Obesity and Weight Regulation

  • Robert A. Fox
  • Donald J. Meyer
  • Anthony F. Rotatori
Part of the Disorders of Human Learning, Behavior, and Communication book series (HUMAN LEARNING)

Abstract

Obesity is a prevalent condition among developmentally disabled (DD) children and adults (Rotatori & Fox, 1981). These obese individuals are likely to experience secondary medical and social problems as a result of this health-related condition. Obesity is not a unitary syndrome with a single causative factor. Rather, it reflects a complex interaction between an individual’s biological and physical characteristics, past learning experiences, and present environmental circumstances. The short- and long-term health risks associated with obesity have stimulated an increased interest in this topic in the research literature as well as the popular press. Specific health risks include hypertension, hyperlipidemia, carbohydrate intolerance, coronary artery disease, diabetes mellitus, pulmonary and renal problems, complications during pregnancy, and higher perinatal mortality (Bray, 1976; Dawber, 1980; Kannel & Gorden, 1979; Van Itallie, 1979). Increased incidence of varicose veins, arthritis, gallstone and gallbladder disease, liver damage, and complications in surgery also have been linked to an obese condition (Agras & Werne, 1981). Moreover, obesity influences longevity. Overweight individuals, especially those who are overweight at younger ages, tend to die younger than average-weight individuals (Simopoulos & Van Itallie, 1984).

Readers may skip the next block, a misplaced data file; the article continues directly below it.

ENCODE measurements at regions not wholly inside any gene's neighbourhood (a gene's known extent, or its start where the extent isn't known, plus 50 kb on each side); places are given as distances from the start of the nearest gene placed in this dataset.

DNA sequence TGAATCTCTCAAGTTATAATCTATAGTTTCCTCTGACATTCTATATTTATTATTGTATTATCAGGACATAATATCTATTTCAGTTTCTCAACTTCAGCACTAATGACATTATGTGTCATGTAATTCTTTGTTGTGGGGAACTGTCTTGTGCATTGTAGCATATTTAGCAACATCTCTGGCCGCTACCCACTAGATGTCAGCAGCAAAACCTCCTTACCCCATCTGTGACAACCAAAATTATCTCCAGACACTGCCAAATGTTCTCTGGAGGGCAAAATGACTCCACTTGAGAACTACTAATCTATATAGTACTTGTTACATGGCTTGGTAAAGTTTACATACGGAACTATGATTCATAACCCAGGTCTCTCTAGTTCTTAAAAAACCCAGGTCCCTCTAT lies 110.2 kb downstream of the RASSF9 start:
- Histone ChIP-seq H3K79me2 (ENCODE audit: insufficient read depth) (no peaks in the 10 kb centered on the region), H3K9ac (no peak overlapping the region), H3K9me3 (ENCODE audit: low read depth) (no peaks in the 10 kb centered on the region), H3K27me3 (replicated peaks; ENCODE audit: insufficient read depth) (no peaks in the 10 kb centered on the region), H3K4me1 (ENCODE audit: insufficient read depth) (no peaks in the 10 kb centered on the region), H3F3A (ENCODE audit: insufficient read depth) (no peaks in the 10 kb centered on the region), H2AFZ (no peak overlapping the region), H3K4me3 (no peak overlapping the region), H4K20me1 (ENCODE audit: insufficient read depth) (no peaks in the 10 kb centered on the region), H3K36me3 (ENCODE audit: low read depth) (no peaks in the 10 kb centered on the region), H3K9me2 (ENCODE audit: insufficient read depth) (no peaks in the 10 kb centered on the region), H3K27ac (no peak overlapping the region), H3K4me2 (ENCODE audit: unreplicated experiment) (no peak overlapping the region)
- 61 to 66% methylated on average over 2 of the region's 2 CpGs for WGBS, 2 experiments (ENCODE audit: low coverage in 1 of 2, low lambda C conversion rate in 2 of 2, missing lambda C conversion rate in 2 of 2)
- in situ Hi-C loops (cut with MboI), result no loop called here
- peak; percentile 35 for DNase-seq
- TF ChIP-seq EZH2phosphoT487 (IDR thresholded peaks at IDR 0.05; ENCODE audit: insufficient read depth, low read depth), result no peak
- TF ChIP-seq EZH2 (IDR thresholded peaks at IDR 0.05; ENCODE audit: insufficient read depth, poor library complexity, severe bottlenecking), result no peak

Keywords

Down Syndrome Caloric Intake Weight Regulation Obese Condition Mental Deficiency 
These keywords were added by machine and not by the authors. This process is experimental and the keywords may be updated as the learning algorithm improves.

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© Springer-Verlag New York Inc. 1989

Authors and Affiliations

  • Robert A. Fox
  • Donald J. Meyer
  • Anthony F. Rotatori

There are no affiliations available

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